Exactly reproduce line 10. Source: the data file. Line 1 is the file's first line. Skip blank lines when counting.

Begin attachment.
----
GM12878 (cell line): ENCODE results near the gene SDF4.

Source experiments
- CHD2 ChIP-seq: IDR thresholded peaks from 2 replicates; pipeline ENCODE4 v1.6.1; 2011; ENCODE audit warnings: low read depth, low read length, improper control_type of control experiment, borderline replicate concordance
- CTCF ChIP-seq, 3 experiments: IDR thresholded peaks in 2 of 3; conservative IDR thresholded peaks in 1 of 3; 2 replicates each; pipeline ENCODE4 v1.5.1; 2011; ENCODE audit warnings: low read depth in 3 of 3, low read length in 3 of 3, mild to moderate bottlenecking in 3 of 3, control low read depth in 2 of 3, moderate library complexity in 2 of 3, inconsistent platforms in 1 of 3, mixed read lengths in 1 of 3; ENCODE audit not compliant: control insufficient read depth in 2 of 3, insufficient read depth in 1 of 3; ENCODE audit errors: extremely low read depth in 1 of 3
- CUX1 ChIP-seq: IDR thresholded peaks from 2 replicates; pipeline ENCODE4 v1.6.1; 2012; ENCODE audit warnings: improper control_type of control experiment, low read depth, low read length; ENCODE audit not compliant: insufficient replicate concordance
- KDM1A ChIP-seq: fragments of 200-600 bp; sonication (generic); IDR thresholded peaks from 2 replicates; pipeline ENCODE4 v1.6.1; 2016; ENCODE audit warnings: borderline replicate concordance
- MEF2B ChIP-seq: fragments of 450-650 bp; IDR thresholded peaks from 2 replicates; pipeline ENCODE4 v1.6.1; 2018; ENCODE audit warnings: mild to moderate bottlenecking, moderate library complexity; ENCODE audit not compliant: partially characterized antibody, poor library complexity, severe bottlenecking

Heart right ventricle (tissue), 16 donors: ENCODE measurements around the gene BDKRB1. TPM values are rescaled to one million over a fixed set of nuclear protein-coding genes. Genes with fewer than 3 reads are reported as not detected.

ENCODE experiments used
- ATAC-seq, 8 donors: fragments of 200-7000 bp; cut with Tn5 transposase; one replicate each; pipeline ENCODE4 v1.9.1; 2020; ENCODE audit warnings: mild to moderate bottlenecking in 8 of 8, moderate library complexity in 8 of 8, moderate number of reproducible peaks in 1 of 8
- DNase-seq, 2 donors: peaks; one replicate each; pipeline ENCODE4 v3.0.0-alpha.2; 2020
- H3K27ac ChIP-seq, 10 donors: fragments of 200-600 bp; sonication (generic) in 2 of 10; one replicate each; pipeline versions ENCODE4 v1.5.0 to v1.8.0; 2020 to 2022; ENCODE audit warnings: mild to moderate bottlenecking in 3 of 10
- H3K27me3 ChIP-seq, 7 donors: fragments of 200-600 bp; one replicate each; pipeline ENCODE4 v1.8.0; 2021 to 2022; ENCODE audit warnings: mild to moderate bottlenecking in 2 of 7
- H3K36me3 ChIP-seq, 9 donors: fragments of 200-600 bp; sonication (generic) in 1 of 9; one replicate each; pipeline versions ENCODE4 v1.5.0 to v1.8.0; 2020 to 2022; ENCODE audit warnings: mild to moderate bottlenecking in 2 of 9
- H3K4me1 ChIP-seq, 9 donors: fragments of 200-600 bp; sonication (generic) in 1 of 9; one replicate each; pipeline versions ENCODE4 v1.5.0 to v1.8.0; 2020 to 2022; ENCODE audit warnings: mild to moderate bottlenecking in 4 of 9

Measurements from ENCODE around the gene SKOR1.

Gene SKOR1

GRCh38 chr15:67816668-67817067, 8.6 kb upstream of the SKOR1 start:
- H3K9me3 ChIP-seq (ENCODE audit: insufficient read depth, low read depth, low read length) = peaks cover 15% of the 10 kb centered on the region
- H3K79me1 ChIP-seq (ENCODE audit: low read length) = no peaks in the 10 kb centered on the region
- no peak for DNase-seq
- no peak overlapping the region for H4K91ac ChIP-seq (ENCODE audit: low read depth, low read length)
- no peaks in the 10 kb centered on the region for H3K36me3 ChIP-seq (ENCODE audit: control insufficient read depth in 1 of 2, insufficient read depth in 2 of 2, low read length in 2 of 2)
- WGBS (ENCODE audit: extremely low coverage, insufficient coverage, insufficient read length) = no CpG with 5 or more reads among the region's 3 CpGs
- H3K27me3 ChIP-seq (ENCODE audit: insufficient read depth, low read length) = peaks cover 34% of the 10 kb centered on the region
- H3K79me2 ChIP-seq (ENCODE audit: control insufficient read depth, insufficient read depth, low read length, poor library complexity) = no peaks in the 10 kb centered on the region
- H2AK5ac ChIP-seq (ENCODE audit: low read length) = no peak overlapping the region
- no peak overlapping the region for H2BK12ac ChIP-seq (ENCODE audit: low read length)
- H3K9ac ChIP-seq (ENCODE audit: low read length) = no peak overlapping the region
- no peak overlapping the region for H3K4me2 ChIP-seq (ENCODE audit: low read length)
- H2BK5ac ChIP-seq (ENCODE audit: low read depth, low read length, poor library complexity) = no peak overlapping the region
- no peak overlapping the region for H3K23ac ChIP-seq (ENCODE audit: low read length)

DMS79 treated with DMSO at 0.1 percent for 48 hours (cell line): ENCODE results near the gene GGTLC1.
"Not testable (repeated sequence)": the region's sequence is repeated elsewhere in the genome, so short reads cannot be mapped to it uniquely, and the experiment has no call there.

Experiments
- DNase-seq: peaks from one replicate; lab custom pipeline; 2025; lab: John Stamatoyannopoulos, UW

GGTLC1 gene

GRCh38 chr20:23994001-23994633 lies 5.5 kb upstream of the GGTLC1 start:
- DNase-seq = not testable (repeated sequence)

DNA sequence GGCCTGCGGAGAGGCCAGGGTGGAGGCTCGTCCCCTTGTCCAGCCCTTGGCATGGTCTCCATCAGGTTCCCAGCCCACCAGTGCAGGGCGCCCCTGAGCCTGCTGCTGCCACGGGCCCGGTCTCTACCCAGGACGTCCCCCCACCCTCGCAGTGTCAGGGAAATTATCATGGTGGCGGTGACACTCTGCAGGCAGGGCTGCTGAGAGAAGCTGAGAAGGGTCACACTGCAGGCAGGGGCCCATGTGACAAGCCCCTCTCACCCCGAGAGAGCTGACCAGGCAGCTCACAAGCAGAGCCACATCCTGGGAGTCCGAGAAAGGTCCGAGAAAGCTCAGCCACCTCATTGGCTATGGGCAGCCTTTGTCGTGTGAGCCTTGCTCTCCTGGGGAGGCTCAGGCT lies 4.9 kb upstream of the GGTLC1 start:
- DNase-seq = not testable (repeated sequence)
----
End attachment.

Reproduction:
- ATAC-seq, 8 donors: fragments of 200-7000 bp; cut with Tn5 transposase; one replicate each; pipeline ENCODE4 v1.9.1; 2020; ENCODE audit warnings: mild to moderate bottlenecking in 8 of 8, moderate library complexity in 8 of 8, moderate number of reproducible peaks in 1 of 8